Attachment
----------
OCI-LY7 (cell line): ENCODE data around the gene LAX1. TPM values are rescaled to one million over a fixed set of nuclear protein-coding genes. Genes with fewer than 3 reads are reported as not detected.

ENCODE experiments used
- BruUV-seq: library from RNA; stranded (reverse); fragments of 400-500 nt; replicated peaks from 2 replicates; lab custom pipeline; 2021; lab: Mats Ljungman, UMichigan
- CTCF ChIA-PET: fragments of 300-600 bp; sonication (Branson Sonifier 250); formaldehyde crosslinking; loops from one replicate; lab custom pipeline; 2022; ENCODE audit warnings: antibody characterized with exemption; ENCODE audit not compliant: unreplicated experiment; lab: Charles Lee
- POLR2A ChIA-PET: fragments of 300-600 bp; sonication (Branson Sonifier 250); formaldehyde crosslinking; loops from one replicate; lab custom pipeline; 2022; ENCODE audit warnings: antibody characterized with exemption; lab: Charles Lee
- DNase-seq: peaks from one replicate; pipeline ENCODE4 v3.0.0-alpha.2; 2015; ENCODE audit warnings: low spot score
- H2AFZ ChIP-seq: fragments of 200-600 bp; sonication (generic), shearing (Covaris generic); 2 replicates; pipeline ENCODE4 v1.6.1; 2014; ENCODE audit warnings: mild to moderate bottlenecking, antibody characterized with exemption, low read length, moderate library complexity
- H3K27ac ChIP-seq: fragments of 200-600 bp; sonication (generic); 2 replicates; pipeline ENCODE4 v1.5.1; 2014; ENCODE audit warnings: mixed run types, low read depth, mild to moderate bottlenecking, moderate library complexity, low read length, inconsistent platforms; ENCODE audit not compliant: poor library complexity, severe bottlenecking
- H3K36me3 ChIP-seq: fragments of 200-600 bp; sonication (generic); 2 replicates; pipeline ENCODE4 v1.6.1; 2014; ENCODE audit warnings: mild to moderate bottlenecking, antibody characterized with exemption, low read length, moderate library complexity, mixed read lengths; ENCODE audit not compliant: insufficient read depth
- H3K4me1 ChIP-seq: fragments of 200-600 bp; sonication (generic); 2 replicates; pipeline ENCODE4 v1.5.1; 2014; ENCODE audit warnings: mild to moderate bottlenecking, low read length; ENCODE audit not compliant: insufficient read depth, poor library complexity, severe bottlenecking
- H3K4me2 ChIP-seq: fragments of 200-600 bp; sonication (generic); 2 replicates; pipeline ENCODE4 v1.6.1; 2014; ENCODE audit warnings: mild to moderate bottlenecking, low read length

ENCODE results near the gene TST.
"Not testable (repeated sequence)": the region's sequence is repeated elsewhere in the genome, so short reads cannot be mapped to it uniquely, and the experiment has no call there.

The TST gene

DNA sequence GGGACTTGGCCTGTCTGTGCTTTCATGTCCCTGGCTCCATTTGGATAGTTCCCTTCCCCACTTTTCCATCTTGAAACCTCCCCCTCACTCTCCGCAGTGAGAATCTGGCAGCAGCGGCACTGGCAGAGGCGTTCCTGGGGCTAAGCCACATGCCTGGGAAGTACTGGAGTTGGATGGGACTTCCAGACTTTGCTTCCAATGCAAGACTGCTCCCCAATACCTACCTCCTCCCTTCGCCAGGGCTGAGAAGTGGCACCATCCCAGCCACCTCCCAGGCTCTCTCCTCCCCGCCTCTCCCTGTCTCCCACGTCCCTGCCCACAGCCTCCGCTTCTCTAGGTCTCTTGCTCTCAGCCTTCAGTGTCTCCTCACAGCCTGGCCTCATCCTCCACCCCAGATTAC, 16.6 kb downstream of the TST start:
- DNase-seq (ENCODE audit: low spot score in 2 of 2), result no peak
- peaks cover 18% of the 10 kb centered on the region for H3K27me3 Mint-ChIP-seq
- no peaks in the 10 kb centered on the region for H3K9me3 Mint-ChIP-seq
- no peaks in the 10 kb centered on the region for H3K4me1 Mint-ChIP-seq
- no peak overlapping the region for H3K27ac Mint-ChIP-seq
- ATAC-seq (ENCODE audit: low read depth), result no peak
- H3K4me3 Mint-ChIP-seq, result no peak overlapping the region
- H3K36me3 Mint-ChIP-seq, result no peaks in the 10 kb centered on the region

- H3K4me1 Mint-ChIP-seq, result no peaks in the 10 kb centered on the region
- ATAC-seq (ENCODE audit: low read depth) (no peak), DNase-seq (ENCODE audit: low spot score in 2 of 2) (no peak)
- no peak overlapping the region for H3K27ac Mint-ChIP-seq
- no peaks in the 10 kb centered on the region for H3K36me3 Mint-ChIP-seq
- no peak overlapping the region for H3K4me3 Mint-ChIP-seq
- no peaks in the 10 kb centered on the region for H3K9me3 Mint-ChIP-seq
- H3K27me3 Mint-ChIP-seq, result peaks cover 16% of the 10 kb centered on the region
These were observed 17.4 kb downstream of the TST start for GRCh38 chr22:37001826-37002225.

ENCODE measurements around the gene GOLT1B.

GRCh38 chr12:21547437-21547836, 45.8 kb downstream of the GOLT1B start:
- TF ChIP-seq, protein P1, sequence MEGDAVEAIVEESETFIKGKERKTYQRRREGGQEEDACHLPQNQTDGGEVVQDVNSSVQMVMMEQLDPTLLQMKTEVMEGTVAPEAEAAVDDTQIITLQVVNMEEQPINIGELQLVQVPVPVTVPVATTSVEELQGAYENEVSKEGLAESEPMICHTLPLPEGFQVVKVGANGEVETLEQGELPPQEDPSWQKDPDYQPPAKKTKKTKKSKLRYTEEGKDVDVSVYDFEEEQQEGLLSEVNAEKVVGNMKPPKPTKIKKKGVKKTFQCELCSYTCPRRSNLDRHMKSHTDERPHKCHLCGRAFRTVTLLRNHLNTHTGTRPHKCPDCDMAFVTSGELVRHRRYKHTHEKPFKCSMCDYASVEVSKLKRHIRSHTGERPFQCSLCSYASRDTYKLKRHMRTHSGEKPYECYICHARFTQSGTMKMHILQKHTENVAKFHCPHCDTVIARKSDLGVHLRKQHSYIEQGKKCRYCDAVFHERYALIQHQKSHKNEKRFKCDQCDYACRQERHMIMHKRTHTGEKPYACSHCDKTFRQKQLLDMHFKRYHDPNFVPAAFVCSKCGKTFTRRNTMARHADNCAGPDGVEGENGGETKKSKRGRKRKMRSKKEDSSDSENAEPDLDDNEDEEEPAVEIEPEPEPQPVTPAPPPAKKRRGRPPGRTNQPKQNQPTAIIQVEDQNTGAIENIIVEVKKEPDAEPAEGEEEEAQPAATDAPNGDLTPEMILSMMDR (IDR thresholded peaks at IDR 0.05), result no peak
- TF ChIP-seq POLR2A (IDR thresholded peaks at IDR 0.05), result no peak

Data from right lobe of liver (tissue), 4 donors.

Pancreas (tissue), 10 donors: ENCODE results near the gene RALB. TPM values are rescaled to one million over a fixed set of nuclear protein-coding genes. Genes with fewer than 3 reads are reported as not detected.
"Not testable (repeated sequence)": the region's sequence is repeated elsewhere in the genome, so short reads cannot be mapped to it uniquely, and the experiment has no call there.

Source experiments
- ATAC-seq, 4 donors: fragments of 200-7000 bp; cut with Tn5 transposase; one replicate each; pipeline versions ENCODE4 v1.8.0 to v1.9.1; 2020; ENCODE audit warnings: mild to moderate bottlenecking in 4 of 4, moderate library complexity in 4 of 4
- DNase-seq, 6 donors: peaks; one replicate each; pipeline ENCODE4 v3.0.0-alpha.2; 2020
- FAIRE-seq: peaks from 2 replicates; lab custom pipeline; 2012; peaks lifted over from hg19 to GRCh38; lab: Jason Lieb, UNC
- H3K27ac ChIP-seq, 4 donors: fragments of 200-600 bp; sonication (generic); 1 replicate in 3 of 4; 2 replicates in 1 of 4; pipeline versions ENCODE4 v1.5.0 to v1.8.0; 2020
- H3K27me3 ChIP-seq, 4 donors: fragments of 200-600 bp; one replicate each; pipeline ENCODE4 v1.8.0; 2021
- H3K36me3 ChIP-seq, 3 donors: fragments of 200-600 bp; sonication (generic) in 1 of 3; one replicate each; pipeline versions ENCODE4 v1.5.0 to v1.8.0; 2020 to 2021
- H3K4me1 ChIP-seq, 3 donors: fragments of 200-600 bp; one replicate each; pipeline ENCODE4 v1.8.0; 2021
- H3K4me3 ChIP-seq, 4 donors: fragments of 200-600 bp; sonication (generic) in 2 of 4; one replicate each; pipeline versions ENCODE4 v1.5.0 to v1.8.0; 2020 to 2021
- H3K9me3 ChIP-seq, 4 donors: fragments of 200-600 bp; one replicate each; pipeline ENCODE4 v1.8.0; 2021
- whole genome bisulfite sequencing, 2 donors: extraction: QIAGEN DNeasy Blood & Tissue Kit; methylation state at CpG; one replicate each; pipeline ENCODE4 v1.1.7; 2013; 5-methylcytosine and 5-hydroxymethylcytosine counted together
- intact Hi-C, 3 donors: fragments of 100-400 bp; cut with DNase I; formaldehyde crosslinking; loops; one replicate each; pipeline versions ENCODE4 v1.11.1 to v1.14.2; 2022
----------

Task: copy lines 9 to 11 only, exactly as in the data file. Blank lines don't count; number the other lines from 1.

- H3K36me3 ChIP-seq: fragments of 200-600 bp; sonication (generic); 2 replicates; pipeline ENCODE4 v1.6.1; 2014; ENCODE audit warnings: mild to moderate bottlenecking, antibody characterized with exemption, low read length, moderate library complexity, mixed read lengths; ENCODE audit not compliant: insufficient read depth
- H3K4me1 ChIP-seq: fragments of 200-600 bp; sonication (generic); 2 replicates; pipeline ENCODE4 v1.5.1; 2014; ENCODE audit warnings: mild to moderate bottlenecking, low read length; ENCODE audit not compliant: insufficient read depth, poor library complexity, severe bottlenecking
- H3K4me2 ChIP-seq: fragments of 200-600 bp; sonication (generic); 2 replicates; pipeline ENCODE4 v1.6.1; 2014; ENCODE audit warnings: mild to moderate bottlenecking, low read length